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Document 61998CJ0382

Hotărârea Curții (camera a șasea) din data de 16 decembrie 1999.
The Queen împotriva Secretary of State for Social Security, ex parte John Henry Taylor.
Cerere având ca obiect pronunțarea unei hotărâri preliminare: High Court of Justice, Queen's Bench Division - Regatul Unit.
Directivă 79/7/CEE.
Cauza C-382/98.

ECLI identifier: ECLI:EU:C:1999:623

61998J0382

Judgment of the Court (Sixth Chamber) of 16 December 1999. - The Queen v Secretary of State for Social Security, ex parte John Henry Taylor. - Reference for a preliminary ruling: High Court of Justice, Queen's Bench Division - United Kingdom. - Directive 79/7/EEC - Equal treatment for men and women in matters of social security - Grant of a winter fuel payment - Link with pensionable age. - Case C-382/98.

European Court reports 1999 Page I-08955


Summary
Parties
Grounds
Decision on costs
Operative part

Keywords


1 Social policy - Equal treatment for men and women in matters of social security - Matters covered by Directive 79/7 - Winter fuel payment payable to those who have reached a minimum age rather than on the basis of a lack of financial means - Included

(Council Directive 79/7, Art. 3(1))

2 Social policy - Equal treatment for men and women in matters of social security - Directive 79/7 - Derogation allowed in respect of possible consequences for other benefits of different pensionable ages - Scope - Limited to forms of discrimination necessarily and objectively linked to the difference in pensionable ages - Discrimination with regard to grant of a winter fuel payment - Excluded

(Council Directive 79/7, Art. 7(2)(a))

Summary


1 Article 3(1) of Directive 79/7 on the progressive implementation of the principle of equal treatment for men and women in matters of social security, which defines the matters covered by the Directive, must be interpreted as meaning that a winter fuel payment, which is part of a statutory scheme, is covered by that directive in so far as payment of the benefit is always subject to the recipients having reached statutory retirement age and it is therefore aimed at protecting them against the risk of old age mentioned in that article. The benefit may be granted to elderly persons, even if they do not have financial difficulties, so that protection against a lack of financial means cannot be considered to be the aim of the benefit.

2 The derogation from the principle of equal treatment for men and women laid down in Article 7(1)(a) of Directive 79/7 on the progressive implementation of the principle of equal treatment for men and women in matters of social security is not applicable to a benefit such as the winter fuel payment, which is subject to the condition that the recipient has reached statutory retirement age, that is to say the age of 60 for women and 65 for men.

Such discrimination is not objectively and necessarily linked to the difference in retirement age for men and women. First, from the point of view of the financial equilibrium of the social security system, it is not necessary either for the financial equilibrium of contributory pension schemes, in view of the fact that the benefits are granted under a non-contributory scheme, or for the financial equilibrium of the social security system as a whole. Secondly, from the point of view of consistency between the retirement pension scheme and the other benefit scheme, it is not required, since if the benefit is designed to provide protection against the risk of old age and must, therefore, be paid only to those above a certain age, it does not follow that that age must necessarily coincide with the statutory age of retirement and, as a result, be different for men and women.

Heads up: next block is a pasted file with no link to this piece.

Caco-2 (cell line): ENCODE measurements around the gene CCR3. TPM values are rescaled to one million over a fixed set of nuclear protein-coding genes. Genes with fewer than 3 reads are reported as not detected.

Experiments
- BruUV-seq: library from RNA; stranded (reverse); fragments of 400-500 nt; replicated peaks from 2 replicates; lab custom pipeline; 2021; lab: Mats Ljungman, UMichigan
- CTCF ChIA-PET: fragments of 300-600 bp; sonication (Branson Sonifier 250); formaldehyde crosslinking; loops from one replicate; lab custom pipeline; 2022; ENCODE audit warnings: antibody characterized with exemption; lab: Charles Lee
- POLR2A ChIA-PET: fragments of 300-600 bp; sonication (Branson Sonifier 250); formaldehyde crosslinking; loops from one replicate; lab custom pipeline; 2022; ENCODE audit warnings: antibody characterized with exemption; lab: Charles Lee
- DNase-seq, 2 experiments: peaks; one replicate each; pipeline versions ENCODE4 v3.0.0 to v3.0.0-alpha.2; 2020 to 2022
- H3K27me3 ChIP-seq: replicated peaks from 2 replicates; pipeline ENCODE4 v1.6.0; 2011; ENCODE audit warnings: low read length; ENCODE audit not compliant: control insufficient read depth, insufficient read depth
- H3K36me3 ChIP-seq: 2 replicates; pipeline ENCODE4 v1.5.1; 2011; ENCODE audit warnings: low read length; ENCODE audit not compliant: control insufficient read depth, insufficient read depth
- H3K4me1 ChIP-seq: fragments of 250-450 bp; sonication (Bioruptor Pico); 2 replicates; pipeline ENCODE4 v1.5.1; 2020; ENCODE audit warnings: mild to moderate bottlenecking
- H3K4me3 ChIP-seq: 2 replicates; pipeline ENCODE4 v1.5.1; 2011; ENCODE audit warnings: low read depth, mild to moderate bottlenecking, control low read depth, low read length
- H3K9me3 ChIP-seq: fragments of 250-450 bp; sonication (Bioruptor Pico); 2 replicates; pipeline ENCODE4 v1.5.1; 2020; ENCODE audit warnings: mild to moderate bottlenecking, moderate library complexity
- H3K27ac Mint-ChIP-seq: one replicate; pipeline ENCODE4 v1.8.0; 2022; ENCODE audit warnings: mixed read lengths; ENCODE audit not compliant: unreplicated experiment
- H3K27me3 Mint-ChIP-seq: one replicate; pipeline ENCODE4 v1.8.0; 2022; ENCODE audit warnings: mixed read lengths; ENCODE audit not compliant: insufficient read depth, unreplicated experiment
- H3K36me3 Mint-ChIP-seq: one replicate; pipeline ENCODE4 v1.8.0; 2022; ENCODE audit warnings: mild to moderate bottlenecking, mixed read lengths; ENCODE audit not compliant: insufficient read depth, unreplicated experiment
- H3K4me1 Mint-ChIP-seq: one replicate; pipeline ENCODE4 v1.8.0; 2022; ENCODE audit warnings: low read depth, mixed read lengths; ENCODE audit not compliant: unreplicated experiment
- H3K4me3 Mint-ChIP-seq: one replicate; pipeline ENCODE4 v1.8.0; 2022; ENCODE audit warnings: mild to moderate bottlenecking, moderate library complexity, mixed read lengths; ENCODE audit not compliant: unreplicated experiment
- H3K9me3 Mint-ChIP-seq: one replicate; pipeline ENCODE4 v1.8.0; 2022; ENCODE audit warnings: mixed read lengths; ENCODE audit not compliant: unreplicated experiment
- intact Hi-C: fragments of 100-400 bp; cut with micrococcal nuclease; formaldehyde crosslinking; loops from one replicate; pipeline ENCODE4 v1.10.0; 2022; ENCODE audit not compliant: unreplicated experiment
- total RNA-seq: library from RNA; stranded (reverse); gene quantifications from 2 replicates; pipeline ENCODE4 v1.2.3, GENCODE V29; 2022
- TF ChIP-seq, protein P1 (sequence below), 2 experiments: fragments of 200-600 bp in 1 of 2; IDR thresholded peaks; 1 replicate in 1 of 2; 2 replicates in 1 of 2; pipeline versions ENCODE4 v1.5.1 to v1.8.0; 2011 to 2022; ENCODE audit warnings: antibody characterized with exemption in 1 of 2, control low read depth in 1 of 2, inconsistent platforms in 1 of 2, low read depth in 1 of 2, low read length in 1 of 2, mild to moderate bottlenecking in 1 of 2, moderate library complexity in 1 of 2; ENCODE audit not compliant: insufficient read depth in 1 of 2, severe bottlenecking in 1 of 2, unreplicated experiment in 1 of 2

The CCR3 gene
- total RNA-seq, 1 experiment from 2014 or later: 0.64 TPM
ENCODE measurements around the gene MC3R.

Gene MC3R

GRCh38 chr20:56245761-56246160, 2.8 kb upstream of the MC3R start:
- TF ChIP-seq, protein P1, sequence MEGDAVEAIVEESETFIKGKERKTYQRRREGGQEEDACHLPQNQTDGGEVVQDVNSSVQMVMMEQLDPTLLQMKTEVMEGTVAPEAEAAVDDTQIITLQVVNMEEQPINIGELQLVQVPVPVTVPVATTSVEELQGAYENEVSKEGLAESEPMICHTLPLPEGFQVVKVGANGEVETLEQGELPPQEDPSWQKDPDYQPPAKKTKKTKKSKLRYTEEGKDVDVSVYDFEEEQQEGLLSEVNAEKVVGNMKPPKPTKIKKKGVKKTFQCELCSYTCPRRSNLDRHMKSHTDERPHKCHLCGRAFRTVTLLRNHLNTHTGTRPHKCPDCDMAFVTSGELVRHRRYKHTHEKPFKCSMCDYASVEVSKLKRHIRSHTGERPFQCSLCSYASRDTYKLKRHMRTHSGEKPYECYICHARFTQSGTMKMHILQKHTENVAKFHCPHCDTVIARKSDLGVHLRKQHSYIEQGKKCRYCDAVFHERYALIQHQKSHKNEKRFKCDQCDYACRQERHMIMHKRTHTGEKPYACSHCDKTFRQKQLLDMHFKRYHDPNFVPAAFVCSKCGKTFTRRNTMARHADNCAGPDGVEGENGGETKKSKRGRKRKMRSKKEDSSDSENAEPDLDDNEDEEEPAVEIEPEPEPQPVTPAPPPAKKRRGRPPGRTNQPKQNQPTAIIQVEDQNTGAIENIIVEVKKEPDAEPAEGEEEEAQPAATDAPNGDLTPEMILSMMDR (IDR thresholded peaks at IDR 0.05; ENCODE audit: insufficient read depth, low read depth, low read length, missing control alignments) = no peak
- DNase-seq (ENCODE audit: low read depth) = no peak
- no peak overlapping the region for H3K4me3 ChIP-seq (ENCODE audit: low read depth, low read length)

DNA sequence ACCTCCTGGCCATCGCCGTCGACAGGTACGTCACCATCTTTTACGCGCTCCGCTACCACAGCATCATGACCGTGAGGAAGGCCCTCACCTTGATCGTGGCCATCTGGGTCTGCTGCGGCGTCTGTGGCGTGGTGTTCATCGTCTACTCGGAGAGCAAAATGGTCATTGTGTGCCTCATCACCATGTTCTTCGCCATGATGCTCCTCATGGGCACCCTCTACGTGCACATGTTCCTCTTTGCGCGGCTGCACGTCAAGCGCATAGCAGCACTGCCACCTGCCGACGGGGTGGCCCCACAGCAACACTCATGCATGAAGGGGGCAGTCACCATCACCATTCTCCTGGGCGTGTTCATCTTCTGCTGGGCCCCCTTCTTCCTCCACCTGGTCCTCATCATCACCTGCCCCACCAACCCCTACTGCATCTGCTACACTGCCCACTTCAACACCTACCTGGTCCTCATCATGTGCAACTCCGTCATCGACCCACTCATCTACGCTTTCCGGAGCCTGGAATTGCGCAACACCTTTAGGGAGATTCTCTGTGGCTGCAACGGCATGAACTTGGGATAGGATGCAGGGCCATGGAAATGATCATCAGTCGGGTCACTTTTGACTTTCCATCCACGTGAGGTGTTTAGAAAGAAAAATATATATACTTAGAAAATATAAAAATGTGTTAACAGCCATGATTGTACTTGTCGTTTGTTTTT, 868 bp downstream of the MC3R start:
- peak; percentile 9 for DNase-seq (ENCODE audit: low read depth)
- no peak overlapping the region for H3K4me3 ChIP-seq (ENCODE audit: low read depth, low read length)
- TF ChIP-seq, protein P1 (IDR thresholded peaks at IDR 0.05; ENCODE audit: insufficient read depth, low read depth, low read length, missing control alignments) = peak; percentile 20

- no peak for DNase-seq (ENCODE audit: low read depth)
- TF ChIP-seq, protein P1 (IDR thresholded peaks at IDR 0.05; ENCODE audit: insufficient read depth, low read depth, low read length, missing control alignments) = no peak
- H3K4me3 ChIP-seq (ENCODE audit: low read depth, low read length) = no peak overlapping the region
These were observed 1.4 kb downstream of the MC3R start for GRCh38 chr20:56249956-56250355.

Parties


In Case C-382/98,

REFERENCE to the Court under Article 177 of the EC Treaty (now Article 234 EC) by the High Court of Justice of England and Wales, Queen's Bench Division (Divisional Court), United Kingdom, for a preliminary ruling in the proceedings pending before that court between

The Queen

and

Secretary of State for Social Security,

ex parte: John Henry Taylor,

on the interpretation of Articles 3 and 7(1)(a) of Council Directive 79/7/EEC of 19 December 1978 on the progressive implementation of the principle of equal treatment for men and women in matters of social security (OJ 1979 L 6, p. 24),

THE COURT

(Sixth Chamber),

composed of: R. Schintgen, President of the Second Chamber, acting as President of the Sixth Chamber, P.J.G. Kapteyn, G. Hirsch, H. Ragnemalm (Rapporteur) and V. Skouris, Judges,

Advocate General: J. Mischo,

Registrar: D. Louterman-Hubeau, Principal Administrator,

after considering the written observations submitted on behalf of:

- Mr Taylor, by D. Rose, Barrister, and P. Leach, Legal Director, Liberty,

- the United Kingdom Government, by J.E. Collins, Assistant Treasury Solicitor, acting as Agent, assisted by D. Pannick QC and T. de la Mare, Barrister,

- the Austrian Government, by C. Pesendorfer, Oberrätin in the Ministry of Justice, acting as Agent,

- the Commission of the European Communities, by A. Aresu, of its Legal Service, and N. Yerrell, national civil servant on secondment to that service, acting as Agents,

having regard to the Report for the Hearing,

after hearing the oral observations of Mr Taylor, of the United Kingdom Government and of the Commission at the hearing on 8 July 1999,